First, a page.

After a long round, drunken oblivion was the only way forward and in Cape Town, there are at least a million ways of getting there. We started out in Joburg Bar, the pub equivalent of Jordan: trashy, predictable but a bit of a goer. After a couple of Castles (Piennar’s lager of choice), my 15 minutes of whining paid off and we went for food.

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If you’re going anywhere in Cape Town for burgers, make sure it’s Royale’s Gourmet Burger Bar, for it is truly a fast food Mecca. The menu spans two pages of patties, from my personal favourite ‘The Fat Bastard’ to the refined ‘Miss Piggy’ (one for the ladies). On the subject of ladies, there’s a lot more talent here on a Wednesday night than at your local KFC.

Workie World Tour

Consequently, being creatures of habit, I troughed and Hef prowled. Within minutes there was a gaggle of girls round our table. I thought I was doing my bit to secure a straggler by smiling encouragingly, until Hef muttered strategically that I had pickle on my tooth. This reminded me of my place in the pulling order (ie, I didn’t have one) so I returned to my friend the Castle.

Four hours later and that same friend was threatening to make a reappearance on the drive to Spier Golf Club. We were heading for an early-morning match against some local lads. I was bleary-eyed and retching and Spier, in the pitch African black, was not proving easy to find. We were misdirected three times by a security guard on the Spier Wine Estate who assured
us sincerely each time that it was just round the corner. Guard number two then arrived and pointed out that it was actually five miles down the road.

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After several strong coffees my hangover had been reduced to light groaning and Hef passed me fit to play. At any rate, our opponents Damon and Mikey were big lads and I wasn’t going to offend anyone. It must have been a sharp livener that invigorated Hef, because from a fairly innocuous start, he rose to become the Mandela of the fairways. For three holes at least.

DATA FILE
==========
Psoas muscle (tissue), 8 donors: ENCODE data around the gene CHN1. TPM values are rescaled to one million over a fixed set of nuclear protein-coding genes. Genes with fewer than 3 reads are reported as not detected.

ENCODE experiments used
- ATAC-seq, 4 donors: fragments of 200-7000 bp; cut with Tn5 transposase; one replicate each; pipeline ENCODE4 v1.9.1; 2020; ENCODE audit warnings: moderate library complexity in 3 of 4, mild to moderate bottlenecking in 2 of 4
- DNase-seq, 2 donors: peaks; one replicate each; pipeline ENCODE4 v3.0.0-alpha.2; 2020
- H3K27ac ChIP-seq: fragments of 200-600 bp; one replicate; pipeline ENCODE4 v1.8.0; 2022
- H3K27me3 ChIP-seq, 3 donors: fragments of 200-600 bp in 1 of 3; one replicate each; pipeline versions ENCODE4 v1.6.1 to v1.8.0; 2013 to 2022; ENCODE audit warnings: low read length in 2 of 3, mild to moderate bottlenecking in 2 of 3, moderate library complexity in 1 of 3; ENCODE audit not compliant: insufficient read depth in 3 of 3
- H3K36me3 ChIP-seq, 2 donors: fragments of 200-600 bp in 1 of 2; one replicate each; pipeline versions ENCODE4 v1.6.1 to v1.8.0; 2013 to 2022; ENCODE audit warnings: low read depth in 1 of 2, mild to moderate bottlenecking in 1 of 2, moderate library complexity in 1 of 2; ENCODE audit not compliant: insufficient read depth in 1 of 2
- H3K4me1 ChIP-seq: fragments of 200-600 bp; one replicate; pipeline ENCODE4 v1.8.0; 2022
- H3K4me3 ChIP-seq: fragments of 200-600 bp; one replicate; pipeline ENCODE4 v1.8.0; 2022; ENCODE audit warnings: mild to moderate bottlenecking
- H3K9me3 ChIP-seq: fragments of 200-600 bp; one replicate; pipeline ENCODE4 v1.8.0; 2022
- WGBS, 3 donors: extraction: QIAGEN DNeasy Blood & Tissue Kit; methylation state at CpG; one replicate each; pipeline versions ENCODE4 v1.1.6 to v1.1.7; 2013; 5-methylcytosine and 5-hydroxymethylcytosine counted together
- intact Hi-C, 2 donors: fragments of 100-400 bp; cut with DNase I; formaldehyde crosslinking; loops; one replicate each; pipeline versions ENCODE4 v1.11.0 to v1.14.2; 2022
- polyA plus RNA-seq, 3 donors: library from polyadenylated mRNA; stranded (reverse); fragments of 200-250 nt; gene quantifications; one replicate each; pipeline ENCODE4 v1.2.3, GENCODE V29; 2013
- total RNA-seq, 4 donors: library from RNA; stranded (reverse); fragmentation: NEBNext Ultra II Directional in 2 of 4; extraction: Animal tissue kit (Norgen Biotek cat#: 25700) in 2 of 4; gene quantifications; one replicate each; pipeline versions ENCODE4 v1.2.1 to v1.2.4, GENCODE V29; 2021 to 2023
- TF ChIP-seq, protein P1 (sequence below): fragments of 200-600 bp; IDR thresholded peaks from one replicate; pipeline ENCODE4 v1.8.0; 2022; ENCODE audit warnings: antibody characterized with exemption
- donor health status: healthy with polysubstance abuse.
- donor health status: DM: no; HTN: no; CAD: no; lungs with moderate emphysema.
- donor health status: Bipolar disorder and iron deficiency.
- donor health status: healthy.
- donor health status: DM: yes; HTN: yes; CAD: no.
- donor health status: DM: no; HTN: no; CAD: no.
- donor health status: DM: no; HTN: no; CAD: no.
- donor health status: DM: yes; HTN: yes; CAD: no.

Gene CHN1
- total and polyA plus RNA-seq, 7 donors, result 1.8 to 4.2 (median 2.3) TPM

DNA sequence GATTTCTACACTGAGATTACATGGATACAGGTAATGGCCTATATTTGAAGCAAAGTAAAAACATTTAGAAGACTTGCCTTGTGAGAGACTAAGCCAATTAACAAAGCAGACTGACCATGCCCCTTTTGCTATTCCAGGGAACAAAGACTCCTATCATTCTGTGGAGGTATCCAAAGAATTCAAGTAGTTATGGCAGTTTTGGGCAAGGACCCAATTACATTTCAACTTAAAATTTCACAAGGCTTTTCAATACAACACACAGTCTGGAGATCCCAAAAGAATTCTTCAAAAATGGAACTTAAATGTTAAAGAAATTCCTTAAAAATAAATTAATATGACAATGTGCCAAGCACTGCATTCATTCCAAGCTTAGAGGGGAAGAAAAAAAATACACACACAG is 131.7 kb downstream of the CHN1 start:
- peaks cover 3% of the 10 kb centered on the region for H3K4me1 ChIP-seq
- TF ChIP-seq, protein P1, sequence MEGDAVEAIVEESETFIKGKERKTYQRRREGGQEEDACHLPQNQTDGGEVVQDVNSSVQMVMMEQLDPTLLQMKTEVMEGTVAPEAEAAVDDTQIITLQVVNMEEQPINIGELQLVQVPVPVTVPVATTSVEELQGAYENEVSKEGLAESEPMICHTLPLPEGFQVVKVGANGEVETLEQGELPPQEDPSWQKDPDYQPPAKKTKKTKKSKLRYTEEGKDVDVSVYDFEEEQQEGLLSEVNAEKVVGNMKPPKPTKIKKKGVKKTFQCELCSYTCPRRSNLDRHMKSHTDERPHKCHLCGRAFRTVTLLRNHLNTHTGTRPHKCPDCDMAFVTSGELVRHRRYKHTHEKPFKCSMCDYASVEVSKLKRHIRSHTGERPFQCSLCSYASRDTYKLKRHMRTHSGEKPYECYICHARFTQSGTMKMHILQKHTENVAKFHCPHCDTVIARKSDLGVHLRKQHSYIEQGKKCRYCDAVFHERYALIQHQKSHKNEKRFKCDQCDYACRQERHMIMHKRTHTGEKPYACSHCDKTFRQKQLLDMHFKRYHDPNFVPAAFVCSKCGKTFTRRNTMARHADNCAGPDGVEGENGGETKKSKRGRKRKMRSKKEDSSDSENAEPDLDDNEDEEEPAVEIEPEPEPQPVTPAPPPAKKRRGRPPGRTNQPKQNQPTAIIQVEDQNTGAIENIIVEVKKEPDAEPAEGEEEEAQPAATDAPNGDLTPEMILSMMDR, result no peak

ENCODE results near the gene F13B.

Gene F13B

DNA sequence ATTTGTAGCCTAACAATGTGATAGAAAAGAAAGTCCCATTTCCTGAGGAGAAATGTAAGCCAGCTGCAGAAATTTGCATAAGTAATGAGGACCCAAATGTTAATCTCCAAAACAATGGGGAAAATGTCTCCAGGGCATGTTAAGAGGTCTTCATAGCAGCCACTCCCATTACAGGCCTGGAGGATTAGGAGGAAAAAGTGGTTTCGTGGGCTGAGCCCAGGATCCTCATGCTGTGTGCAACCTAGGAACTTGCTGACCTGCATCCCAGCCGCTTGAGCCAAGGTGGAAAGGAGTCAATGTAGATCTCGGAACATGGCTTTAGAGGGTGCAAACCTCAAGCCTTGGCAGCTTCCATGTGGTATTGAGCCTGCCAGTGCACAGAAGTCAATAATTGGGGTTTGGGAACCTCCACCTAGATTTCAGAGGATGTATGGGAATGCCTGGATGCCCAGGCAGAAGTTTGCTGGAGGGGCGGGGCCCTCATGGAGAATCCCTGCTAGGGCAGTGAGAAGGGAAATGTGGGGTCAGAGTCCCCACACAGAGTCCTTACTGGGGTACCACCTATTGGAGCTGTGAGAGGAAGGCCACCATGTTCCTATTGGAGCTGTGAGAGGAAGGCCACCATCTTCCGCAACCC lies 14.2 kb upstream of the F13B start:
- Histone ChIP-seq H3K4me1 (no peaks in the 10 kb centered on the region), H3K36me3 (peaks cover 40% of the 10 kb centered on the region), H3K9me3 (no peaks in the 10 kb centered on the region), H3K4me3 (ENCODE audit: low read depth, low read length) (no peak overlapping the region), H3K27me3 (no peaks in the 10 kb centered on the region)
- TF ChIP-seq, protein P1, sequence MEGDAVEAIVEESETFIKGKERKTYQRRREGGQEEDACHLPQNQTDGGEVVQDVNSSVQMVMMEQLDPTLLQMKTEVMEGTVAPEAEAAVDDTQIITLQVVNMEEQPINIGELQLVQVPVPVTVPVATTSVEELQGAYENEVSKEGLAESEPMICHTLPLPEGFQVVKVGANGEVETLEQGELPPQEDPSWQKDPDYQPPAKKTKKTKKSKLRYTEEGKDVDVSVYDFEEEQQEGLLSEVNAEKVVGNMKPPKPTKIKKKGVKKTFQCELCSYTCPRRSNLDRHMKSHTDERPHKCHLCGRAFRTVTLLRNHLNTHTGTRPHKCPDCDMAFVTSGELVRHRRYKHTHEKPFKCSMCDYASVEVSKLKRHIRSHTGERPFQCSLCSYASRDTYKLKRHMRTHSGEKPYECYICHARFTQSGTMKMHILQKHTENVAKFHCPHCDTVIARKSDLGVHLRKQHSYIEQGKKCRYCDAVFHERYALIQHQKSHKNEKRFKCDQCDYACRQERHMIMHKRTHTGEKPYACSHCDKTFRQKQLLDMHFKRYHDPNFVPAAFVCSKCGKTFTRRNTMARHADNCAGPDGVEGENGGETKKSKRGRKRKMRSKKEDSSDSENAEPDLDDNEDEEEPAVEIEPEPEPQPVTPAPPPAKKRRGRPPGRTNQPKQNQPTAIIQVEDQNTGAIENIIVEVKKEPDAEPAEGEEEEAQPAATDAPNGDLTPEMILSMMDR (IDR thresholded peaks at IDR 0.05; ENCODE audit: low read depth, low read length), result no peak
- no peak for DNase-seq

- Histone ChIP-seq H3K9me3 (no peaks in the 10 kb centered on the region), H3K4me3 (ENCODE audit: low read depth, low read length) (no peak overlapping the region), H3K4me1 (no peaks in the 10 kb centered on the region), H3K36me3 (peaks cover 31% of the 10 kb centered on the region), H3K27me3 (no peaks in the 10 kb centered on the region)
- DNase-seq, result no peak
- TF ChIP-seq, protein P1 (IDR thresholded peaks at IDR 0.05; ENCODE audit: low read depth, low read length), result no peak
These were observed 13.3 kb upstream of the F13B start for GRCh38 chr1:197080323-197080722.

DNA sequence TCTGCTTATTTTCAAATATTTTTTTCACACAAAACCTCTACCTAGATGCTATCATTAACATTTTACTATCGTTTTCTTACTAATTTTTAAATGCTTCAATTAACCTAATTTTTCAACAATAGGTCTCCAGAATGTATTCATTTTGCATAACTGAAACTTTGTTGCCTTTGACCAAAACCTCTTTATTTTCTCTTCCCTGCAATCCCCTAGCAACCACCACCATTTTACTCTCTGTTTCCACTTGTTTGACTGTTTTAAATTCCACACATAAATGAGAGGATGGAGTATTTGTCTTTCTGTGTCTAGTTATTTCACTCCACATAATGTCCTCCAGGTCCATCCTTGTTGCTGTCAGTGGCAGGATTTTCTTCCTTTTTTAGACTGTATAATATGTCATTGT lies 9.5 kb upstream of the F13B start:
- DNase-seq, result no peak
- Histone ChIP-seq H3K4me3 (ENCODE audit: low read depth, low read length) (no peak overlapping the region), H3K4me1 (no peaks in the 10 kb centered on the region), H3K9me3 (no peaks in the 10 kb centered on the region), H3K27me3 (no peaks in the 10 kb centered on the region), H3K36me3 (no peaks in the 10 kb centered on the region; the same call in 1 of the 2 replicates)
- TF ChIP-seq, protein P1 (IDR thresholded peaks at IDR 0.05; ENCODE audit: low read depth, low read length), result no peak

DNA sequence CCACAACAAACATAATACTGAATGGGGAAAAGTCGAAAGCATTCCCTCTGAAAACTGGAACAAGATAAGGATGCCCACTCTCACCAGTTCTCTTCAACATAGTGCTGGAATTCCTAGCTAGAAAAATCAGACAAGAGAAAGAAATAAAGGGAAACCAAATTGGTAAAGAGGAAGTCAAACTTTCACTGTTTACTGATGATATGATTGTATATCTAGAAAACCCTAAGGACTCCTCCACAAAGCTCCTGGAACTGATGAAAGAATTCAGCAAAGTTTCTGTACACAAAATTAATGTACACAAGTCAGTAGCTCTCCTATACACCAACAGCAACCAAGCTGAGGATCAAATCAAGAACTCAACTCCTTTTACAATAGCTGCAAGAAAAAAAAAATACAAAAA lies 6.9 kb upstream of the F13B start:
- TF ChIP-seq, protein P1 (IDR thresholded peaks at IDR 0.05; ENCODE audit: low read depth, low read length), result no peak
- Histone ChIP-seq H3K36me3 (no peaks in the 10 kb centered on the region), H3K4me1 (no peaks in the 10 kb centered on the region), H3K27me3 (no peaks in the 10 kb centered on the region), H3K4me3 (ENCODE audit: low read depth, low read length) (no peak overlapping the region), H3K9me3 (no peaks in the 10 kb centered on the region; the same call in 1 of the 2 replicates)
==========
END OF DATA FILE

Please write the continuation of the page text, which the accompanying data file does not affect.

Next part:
Our joint efforts were enough to briefly restore colonial rule to the greens, and we annexed a 2&1 win. Winning isn’t usually part of my vocabulary so I tried a victory jig to celebrate. But owing to nausea I settled for a power salute instead (Jack would have been proud) from my prostrate position on the backseat of the car as Hef chauffeured us out of the car park and on to Hermanus.

Hermanus is famous for its whales. The Marine Hotel where we stayed is situated right on the bay, and the whales swim less than fifty metres away from the terrace. They’re near enough for you to share a croissant with but Hef and I already had a date with Arabella. The main thing that coloured our round with Arabella was the rain. It was chucking it down. And this wasn’t soft British drizzle, it was like being on the set of A Perfect Storm. The club pro told us we were mental but genially lent us some brollies which survived until the 2nd tee before being flipped inside out. By the third hole Hef was, ,as he put it: “Wetter than Jenna Jameson in an orgy scene”, and his golf was in tatters. But when you’re playing Ernie’s favourite stretch of holes in the country you’ve just got to be staunch and Arabella is a taste of the real South Africa.